Here’s our weekly interview with the street, this time featuring Almost Over Keep Smiling, Frederic Edwin Church, Judith Supine, Mattew Hyte, Shepard Fairey, The Postman Art, and Winston Tseng.
Have you noticed the number of faces and eyes that are pasted, painted, drawn on the Streets right now? Maybe they are an indicator that many more of us are truly paying attention and that we see how close the danger is, even if we don’t know exactly what to do.
The first step of course, is to pay attention. Turning off the corporate controlled media helps.
What do you see?
So here’s our weekly interview with the street, this time featuring Arkane, CP Won, Dylan Egon, Eyebrows, Greta Thunberg, Himbad, Hiss, Little Rickey, LMNOPI, Lungebox, SacSix, Sara Lynne Leo, Soten, The Postman Art, and Who is Dirk.
Springtime in New York! Crocuses, tulips, fire extinguisher tags! Ahh the joy of life! Happy Purim to the Jewish neighbors. Saal-e-no mobaarak (سال نو مبارک) Happy New Year to the Iranian neighbors. Yes, this is New York, where we disprove the notion that we can’t all get along. Every dang day. We also sing together on the train when its stuck.
So here’s our weekly interview with the street, this time featuring Ardif, BustArt, Clipper, CNO PCU, Drinkala, JPS, Mattewythe, Nanos, Nubian, Pork, Rock, George Standpipe, and The Postman Art.
Just as we leave for Madrid’s Urvanity we thought you’d like a look at New York’s current scene on the street. Or a portion of it.
We start off the new collection with Andy Warhol, who looks fresh on the street – and who’s work is on exhibit at on display currently at the Whitney.
Also he is in an ad campaign for Burger King – that old footage of him eating one of those mystery meat sandwiches is now wholly appropriated to actually sell their products instead of mock them. It’s from Jørgen Leth’s 1982 documentary 66 Scenes From America. According to folklore, Andy didn’t even like BK –preferred McDonalds. What a jokester, that Mr. Warhol. #fastdeathfood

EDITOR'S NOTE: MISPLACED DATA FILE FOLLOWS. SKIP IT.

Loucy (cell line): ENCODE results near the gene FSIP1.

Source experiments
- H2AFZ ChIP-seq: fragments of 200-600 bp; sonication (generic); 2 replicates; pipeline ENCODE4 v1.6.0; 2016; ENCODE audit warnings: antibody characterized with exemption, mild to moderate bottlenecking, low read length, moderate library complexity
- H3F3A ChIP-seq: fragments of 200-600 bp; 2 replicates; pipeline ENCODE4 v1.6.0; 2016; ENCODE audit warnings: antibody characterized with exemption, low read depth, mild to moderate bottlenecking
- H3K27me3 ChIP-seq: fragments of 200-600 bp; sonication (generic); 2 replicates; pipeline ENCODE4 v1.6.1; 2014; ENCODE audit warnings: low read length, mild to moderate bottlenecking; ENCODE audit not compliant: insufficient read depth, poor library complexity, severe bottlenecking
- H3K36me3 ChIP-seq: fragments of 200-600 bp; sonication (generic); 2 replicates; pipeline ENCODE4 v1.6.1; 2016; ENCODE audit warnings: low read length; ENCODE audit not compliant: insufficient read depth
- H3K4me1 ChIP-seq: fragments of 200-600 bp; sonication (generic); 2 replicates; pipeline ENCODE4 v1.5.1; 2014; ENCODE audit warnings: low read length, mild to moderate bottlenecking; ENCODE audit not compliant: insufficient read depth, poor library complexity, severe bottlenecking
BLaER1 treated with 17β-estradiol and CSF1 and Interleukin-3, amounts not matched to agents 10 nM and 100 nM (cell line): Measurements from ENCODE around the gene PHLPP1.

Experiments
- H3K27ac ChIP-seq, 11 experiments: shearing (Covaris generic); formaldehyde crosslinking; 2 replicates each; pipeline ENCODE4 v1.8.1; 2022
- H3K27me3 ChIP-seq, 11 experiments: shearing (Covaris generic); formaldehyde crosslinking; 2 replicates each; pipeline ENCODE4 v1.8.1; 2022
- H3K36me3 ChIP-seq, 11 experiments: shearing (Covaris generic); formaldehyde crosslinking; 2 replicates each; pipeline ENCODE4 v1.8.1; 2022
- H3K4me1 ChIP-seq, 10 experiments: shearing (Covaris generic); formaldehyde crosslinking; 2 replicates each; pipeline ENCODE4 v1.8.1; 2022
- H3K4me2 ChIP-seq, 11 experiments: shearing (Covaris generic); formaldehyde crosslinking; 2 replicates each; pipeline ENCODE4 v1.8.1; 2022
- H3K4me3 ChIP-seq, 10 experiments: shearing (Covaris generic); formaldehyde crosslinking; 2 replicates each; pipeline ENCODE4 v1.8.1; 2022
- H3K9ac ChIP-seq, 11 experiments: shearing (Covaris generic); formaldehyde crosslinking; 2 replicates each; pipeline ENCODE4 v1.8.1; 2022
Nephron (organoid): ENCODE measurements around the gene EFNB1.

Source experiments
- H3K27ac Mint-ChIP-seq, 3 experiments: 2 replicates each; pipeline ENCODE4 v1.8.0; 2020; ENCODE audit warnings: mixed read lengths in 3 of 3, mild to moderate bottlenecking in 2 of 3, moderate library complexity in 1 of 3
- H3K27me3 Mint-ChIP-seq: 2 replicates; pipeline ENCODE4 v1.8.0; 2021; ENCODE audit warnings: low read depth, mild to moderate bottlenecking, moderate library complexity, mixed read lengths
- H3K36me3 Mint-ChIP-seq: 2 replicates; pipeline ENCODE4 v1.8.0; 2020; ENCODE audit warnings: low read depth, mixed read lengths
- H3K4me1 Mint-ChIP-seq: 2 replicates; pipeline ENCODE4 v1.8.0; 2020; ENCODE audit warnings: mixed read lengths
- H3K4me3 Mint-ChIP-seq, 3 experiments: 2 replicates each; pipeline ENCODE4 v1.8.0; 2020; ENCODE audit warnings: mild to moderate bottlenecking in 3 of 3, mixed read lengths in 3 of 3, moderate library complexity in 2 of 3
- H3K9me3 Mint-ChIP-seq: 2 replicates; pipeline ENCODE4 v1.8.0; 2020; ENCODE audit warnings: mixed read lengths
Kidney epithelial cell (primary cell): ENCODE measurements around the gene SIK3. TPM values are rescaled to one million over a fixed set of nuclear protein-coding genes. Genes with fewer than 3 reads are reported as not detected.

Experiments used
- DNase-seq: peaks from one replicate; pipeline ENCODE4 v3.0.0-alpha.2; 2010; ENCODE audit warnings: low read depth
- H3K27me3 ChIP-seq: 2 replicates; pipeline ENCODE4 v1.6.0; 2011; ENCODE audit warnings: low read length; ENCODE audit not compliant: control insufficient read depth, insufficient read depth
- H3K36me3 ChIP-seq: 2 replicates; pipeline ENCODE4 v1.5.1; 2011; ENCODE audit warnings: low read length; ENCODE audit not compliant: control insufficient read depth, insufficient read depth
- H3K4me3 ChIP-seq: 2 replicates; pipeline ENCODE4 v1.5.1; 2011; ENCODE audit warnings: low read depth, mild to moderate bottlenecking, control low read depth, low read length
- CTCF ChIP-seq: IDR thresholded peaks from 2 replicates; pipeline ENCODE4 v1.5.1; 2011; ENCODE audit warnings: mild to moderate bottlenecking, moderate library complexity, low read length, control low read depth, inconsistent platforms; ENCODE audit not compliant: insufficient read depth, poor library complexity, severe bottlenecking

Here’s our weekly interview with the street, this time featuring Antennae, City Kitty, Combo-CK, DPM Crew, Fuck Cats, Invader, Matt Siren, Phoebe New York, Seed, The Postman Art, and William Wegman.
Let’s move to Weimaraner dogs with William Wegman’s famous pooches, Flo and Topperdogs in stylish outfits. The new mosaic murals by German mosaic fabricator Mayer of Munich adorn the NYC Subway stations on 23rd street.
The turning point may have occurred Friday when Trump capitulated to the two other branches of government, released his hostages (federal workers), and allowed the US government to fully open – and planes to land at airports. This continuous attack on institutions is wearing down the wall between the wolves and the chickens. Guess which one we are?
Here’s our weekly interview with the street, this time featuring Antennae, Art Dog NYC, City Kitty, Diva Dogla, Ken Hiratsuka, Pop Artoons, PostMan Art, Resa, Skewville.
The winds of change are blowing, but few can discern the direction they’ll go in the upcoming elections as the city is going full tilt into fall and a twisted neoliberalism grinds us to into a frenzy of automated stock trading and market swings that make you nauseous, ever higher rents and food costs, forever-stalled wages, food banks that serve 1.5 million hungry New Yorkers annually and yet a brisk business at Tiffany’s…
— and there are delays on the 1,2,3,4,5,6,N,R,Q,M,L,G,E,F,J,W, and Z subway lines. Every day.
There is word that attendance at the upcoming Village Halloween Parade may be down this year because it’s a daily freakshow at the White House so the novelty is worn thin. Zombie here. Zombie there. Zombie everywhere.
So here is our weekly interview with the streets, this week featuring Al Diaz, BB Bastidas, Bob Floss, Captain Eyeliner, Danielle Mastrion, Groose Ling, Invader, Just Paint, Kenor, Lil’ Kool, Michel Velt, Pop Artoons, Sara Erenthal, Sean9Lugo, Subway Doodle, The Postman Art and Vanessa Powers.